A nap soon after encoding leads to better learning in infancy. However, whether napping plays the same role in preschoolers' learning is unclear. In Experiment 1 (N = 39), 3-year-old habitual and nonhabitual nappers learned novel verbs before a nap or a period of wakefulness and received a generalization test examining word extension to novel actors after 24 hr. Only habitual and nonhabitual nappers who napped after learning generalized 24 hr later. In Experiment 2 (N = 40), children learned the same verbs but were tested within 2–3 min of training. Here, habitual and nonhabitual nappers retained the mappings but did not generalize. The results suggest that naps consolidate weak learning that habitual and nonhabitual nappers would otherwise forget over periods of wakefulness.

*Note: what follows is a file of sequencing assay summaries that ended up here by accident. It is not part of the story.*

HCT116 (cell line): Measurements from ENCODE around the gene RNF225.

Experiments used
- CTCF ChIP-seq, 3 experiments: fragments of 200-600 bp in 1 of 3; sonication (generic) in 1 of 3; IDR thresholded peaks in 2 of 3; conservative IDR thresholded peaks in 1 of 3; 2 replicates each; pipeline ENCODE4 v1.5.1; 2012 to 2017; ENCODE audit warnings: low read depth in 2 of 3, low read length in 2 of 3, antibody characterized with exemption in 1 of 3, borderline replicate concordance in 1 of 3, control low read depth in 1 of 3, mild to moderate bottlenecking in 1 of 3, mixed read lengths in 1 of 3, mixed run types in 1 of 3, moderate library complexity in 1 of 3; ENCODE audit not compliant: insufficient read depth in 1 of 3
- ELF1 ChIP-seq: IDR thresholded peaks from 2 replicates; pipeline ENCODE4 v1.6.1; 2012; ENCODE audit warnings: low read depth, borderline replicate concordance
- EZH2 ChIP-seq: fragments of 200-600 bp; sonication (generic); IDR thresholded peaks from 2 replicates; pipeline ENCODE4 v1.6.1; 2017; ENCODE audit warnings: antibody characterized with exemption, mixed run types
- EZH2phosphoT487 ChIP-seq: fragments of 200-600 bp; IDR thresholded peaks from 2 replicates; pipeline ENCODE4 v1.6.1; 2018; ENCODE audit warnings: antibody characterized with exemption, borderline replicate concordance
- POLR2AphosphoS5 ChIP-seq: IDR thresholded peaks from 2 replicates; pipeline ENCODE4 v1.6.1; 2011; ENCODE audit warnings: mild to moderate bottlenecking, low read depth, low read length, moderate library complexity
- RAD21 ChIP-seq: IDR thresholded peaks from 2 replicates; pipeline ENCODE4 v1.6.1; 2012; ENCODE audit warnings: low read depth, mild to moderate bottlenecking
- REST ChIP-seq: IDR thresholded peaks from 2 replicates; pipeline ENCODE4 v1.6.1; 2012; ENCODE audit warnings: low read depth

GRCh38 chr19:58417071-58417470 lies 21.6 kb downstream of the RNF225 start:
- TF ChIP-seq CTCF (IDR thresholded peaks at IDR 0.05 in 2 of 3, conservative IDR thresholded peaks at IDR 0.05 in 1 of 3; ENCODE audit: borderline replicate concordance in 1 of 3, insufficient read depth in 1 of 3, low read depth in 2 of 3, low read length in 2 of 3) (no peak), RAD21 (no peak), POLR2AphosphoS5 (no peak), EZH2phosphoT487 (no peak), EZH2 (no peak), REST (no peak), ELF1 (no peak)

|Original language||English (US)|
|Number of pages||14|
|State||Published - Sep 1 2017|
ASJC Scopus subject areas
- Pediatrics, Perinatology, and Child Health
- Developmental and Educational Psychology